When Betty Barr joined the college as an assistant professor 40 years ago, times were a little different. The women’s movement had just opened up new opportunities for women professionally, though the field of engineering would take, and will still take, many years to achieve a better balance of females in the engineering workforce.
Barr came to the Cullen College of Engineering in 1971 when a position for a linear algebra instructor opened up in the Department of Industrial Engineering. A triple graduate in Mathematics from the University of Houston, she decided to take the position because of her desire to remain in Houston, to teach mathematics, and “because the college needed a woman,” she adds in jest.
As one of the first female faculty members hired in the college, Barr not only was challenged to develop a professional pathway for herself, but become a mentor to small batches of women who decided to pursue engineering as a career, charting their own pathways. For Barr, these were the important challenges to overcome, though there were a few other essential ones along the way.
“There was no women’s bathroom in the building,” she remembers about her early years in the college, noting that there were hideaway facilities for administrative staff. “We had to lobby to take one of the men’s restrooms for ourselves.” And she did.
It wasn’t long before she began instructing programming courses, migrating over into the Department of Electrical and Computer Engineering, where she helped build and modify the undergraduate curriculum, and has since instructed multitudes of courses and advised generations of Cougar engineers during her 30-year tenure as the department’s primary undergraduate advisor.
“I enjoy working with students. I am a teacher,” she said. “There’s such joy at graduation, watching the students start as freshmen, struggle through and finally make it.”
This passion for teaching has brought her great recognition over the years and as recently as the last couple of weeks when she received the UH Cullen College of Engineering Career Teaching Award for the second time and one of five Teaching Excellence Awards from the university.
In addition, she has been honored with the inaugural Provost Faculty Advising Award for Excellence in Undergraduate Academic Advising (2007), the IEEE Region 5 Outstanding Engineering Educator Award (2005), the Abraham E. Dukler Distinguished Engineering Faculty Award from the Engineering Alumni Association (2005), an Outstanding Teaching Award from the college in (2001), the George Magner Academic Advising Award (1993) and an Outstanding Faculty Advisor Award given by engineering student organizations in 1993.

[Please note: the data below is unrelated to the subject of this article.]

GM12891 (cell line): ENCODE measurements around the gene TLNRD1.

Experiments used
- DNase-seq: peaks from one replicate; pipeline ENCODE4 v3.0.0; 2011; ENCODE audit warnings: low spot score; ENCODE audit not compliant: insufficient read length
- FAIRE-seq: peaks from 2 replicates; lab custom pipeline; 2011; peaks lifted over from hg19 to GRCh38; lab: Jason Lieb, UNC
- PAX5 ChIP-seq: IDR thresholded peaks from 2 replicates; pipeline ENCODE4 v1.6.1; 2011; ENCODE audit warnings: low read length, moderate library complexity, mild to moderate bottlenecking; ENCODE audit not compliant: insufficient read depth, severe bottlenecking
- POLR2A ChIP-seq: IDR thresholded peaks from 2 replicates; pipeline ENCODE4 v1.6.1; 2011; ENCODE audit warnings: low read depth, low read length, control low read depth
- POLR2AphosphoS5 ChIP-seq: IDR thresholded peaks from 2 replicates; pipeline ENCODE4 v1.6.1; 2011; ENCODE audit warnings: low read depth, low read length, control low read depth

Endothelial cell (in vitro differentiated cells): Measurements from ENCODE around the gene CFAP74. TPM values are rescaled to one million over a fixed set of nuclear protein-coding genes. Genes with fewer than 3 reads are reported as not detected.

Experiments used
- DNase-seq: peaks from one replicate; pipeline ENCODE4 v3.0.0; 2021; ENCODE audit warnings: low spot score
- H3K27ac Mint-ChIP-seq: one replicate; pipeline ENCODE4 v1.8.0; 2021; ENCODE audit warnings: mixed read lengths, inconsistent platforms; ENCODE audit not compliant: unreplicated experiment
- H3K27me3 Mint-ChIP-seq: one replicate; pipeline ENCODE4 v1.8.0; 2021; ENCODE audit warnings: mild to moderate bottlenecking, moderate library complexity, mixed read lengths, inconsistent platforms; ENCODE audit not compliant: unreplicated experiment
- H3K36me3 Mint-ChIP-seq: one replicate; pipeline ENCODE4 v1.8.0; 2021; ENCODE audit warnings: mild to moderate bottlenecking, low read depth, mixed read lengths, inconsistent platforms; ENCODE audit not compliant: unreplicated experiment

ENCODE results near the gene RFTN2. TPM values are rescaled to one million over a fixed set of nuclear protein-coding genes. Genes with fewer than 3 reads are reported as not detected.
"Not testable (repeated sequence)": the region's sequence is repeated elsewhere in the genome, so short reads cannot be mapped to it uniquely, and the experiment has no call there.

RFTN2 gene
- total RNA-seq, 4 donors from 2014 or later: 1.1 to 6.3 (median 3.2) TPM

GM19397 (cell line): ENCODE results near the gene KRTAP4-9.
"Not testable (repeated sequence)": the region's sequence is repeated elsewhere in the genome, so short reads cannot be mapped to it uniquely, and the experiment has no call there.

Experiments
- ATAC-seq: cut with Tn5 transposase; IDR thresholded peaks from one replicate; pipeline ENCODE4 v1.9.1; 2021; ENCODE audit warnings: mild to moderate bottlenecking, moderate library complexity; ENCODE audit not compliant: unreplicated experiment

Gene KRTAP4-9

Barr’s long and impactful career teaching and mentoring students can be best summed up by electrical engineering alumna Fiona Ann Bell in a letter of recommendation on her behalf for this year’s university award:
Dr. Barr is not a comedian—she does not tell amusing personal anecdotes that somehow relate the day’s material to a prior event in her life. She is not a songstress or a storyteller – she does not sing little ditties or hand over helpful phrases in cockney rhyming slang to help you remember what formulas to use at which times. Nor is she some sort of high-tech wizard, bedazzling her students with video and audio delights at every turn. In fact, Dr. Betty Barr – unlike many of the professors often nominated for various teaching awards –cannot be qualified as an entertainer at all.
To the contrary, Dr. Barr is unfailingly plain, simple and straight-forward. She is what some Texans might call a “straight shooter” or “shoot from the hip kinda gal.” She does not endeavor to entertain students but educate them, in the most direct manner and method possible. As a result, her classes are not necessarily the ones that people tell stories about, and she may not be at the top of the alumni “top ten stories” list. However, her classes are the ones that prepared those very people – soon after their entry into the engineering program – for a successful engineering education and career.
In addition to teaching and mentoring, Barr has also been involved over the years as the faculty advisor for the Society of Women Engineers and has infamously designed mathematical problems for her peers to solve in the slide rule competition at the annual Institute for Electrical and Electronics Engineers Chili Cook Off. She’s been an essential part of the department landscape for many years, the real link between the students and the department, according to Badri Roysam, current electrical and computer engineering department chair.
“I don’t know what we’re going to do without Betty Barr,” he said.
The department held a retirement luncheon in late April to celebrate Barr’s many years of contributions to the college and students, where her peers estimated the number of exams she graded, the number of grades she assigned and the amount of chalk dust she generated over the last four decades. All joking aside, one thing was certain: she has shepherded many engineering students through the Cullen College.
“Forty years couldn’t have possibly gone by,” she said. “I’ve seen generations of students come through here. I’ve taught parents, and I’ve taught their children. That’s the reward.”